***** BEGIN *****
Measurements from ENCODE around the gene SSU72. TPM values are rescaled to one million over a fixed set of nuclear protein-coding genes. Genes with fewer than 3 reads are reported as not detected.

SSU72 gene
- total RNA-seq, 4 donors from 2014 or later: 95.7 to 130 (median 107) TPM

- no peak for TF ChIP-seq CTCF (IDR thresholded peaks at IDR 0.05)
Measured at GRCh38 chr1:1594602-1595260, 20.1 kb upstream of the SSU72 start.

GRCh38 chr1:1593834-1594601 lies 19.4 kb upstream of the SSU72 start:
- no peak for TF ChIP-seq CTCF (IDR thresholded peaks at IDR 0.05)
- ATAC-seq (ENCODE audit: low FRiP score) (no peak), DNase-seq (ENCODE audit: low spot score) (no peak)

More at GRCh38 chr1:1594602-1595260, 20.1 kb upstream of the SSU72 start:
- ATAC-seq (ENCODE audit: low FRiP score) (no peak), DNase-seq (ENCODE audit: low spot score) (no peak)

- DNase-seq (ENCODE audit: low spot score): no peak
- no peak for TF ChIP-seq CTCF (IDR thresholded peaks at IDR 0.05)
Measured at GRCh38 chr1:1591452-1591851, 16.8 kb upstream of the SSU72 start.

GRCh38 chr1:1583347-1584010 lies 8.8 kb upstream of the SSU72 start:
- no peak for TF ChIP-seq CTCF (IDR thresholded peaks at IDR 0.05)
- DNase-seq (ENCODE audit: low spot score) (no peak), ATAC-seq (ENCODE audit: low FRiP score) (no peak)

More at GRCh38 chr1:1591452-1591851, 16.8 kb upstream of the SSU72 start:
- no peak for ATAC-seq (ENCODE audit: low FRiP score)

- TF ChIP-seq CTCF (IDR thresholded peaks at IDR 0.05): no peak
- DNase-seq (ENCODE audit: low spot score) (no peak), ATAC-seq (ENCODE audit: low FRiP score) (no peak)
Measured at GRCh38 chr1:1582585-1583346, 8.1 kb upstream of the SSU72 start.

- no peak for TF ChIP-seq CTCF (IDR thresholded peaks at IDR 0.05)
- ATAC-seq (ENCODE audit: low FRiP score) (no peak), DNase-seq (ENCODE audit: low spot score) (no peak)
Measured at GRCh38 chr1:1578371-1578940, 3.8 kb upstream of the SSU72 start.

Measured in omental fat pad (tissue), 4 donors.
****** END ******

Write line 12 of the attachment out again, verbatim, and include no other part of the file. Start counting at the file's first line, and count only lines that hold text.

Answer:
- no peak for TF ChIP-seq CTCF (IDR thresholded peaks at IDR 0.05)